The Indiana Chamber maintains that employment grew 100% in right-to-work states over the 30-year period between 1977 and 2008, and increased only 57% in other states. But the Hoosier state suffered a significant loss of manufacturing jobs during that time while right-to-work states had different economic experiences, such as large population increases, that affected job growth.
Each side of the right-to work argument cites studies to back their views, but a uniform economic prescription is hard to find because individual states have their own, unique economic circumstances, such as availability of skilled workers and access to markets and infrastructure.
Indiana’s action comes as the nation’s overall union membership rate continues to slide. Last year, only 11.8 %, or 7.2 million, of the private and public workforce belonged to unions, according to the latest figures from the Bureau of Labor Statistics. This compares to union membership of 20.1%, or 17.7 million workers, in 1983, the first year for which comparable union data are available, the BLS said in announcing the figures last week.
Non-government employees’ participation has fallen precipitously. Last year, it was only 6.9%, compared to 37% of public sector union membership.
The public sector figures fell, in part, because tight budgets forced states and municipalities to lop off jobs, many of which were unionized.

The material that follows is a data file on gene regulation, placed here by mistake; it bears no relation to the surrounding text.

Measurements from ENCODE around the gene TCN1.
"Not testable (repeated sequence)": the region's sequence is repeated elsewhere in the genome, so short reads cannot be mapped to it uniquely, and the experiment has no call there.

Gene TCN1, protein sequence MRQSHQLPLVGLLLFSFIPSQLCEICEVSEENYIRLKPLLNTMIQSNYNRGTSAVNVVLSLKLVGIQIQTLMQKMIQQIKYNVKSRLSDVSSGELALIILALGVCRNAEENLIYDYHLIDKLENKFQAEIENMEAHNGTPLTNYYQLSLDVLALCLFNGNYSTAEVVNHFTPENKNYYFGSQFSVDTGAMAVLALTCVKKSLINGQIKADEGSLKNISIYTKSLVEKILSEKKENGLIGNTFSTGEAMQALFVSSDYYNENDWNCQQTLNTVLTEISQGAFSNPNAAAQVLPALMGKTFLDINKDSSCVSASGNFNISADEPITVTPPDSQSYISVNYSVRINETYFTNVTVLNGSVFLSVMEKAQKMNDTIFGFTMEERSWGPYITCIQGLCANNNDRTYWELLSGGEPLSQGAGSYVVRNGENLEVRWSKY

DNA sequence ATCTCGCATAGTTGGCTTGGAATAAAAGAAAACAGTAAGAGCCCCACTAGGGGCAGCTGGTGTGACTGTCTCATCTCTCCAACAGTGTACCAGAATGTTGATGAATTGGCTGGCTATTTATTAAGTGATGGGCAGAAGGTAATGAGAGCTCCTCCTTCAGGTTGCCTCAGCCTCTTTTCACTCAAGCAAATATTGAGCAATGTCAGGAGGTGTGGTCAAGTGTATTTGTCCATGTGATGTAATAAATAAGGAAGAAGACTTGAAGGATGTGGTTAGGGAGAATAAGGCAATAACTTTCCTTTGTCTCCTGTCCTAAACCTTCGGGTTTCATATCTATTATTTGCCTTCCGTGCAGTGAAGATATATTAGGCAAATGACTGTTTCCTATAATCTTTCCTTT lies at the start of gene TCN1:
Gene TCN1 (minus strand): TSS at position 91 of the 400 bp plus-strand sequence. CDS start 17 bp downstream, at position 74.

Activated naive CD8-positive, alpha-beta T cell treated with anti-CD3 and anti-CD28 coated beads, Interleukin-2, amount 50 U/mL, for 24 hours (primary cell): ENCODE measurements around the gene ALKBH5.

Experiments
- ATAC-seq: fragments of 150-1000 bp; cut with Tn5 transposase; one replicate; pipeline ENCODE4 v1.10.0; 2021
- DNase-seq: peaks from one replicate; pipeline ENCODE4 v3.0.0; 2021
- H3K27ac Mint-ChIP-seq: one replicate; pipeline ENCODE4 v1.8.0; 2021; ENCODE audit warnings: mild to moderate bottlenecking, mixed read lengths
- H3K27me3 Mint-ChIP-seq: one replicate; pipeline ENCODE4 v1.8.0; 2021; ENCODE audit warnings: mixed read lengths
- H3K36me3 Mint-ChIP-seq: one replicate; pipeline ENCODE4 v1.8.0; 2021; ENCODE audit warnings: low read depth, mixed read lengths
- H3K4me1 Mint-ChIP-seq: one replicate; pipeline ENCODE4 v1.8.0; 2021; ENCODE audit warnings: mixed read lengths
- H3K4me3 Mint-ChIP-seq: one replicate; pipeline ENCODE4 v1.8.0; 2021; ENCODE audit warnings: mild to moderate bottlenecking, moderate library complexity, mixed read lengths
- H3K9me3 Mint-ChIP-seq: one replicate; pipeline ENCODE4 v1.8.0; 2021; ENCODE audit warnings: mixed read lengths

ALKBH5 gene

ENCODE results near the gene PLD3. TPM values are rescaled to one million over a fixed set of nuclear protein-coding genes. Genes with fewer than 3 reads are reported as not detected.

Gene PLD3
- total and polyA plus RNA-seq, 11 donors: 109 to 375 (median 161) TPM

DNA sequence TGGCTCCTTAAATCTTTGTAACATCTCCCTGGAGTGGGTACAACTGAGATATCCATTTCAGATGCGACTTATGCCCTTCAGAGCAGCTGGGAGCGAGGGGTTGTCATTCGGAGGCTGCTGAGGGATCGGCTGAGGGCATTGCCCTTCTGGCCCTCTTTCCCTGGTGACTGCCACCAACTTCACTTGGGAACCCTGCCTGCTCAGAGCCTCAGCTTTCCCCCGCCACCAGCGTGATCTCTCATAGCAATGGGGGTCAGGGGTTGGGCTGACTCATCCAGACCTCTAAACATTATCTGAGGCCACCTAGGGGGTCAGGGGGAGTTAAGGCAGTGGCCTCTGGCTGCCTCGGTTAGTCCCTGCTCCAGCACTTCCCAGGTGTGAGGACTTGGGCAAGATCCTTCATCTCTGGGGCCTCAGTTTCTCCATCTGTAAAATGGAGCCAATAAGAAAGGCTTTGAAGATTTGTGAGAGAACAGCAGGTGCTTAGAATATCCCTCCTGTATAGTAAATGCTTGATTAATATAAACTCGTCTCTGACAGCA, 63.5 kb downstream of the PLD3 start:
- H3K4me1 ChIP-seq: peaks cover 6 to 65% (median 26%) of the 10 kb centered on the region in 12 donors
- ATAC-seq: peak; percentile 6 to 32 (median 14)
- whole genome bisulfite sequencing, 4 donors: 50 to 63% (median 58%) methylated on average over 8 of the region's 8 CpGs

Those arguing against unions say private company employees do not want to oppose management and, if they do, they do not make meaningful wage or other gains.
“Deregulation and free trade have made the economy more competitive,” argues James Sherk, an economics policy analyst at the conservative Heritage Foundation, in a recent blog post. “Consequently, unionized companies cannot pass higher labor costs on to consumers. If they raise their prices, consumers will take their business elsewhere.”
In contrast, the Economic Policy Institute, a Washington, D.C.-based think tank, claims that wages are lower in right-to-work states, noting that employees in those states earn $1,500 less yearly than those in states without the law. Wages are 3.2% lower for everyone, not just union members, in right-to-work states than in other states, they argue, contradicting the Indiana Chamber’s conclusions.
To be sure, the erosion of unions was already well underway throughout the U.S. Unionization of private company workers is only 20% of what it was in the 1950s, when more than 35% of workers were union members, according to the latest federal labor statistics. North Carolina has the lowest rate of unionization, at 2.9 %, and South Carolina the second lowest, at 3.4 % while Indiana has a rate of 8.9%, down from 12.1%, as factory jobs have disappeared over the last decade.
Even if Indiana enacts a right-to-work law, McCabe, of Georgetown’s business school, says, “I don’t think it will set off a tidal wave. But if more states pass this, unions will loose even more members.”